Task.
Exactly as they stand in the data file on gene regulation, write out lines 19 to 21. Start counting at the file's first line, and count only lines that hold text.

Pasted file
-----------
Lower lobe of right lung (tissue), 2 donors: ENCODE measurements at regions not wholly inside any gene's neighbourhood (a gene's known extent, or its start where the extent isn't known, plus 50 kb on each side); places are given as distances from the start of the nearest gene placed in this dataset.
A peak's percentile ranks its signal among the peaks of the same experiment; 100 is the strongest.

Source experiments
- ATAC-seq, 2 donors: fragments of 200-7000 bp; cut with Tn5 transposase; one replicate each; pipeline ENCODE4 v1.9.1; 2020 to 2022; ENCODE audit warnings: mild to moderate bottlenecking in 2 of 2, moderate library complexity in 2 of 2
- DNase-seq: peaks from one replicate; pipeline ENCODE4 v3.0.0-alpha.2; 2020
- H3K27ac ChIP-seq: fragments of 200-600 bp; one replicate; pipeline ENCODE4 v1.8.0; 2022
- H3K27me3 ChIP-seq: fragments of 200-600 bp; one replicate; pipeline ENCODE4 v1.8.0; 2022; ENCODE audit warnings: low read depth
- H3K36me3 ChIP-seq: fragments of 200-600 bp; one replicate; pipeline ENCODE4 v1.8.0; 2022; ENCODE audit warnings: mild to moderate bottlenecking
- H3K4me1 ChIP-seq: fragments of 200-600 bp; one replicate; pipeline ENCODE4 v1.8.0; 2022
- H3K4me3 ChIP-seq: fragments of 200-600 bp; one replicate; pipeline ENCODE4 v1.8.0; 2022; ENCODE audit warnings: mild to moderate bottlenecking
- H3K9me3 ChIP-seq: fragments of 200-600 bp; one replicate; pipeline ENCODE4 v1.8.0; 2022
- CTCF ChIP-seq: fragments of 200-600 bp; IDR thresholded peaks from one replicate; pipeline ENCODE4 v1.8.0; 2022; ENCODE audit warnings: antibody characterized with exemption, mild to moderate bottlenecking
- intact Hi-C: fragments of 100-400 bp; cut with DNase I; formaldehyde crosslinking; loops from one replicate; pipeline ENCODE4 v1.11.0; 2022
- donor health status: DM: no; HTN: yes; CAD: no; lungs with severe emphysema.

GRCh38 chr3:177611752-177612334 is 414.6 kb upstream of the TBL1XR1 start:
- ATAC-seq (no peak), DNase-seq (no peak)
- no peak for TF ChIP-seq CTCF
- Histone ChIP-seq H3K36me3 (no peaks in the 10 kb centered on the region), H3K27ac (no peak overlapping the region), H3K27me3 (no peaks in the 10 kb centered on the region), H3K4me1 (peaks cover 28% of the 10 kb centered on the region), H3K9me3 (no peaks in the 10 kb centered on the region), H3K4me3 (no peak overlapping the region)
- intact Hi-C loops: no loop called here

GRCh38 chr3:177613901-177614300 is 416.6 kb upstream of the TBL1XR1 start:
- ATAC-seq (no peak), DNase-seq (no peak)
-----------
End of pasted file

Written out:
- intact Hi-C loops: no loop called here

GRCh38 chr3:177613901-177614300 is 416.6 kb upstream of the TBL1XR1 start:
- ATAC-seq (no peak), DNase-seq (no peak)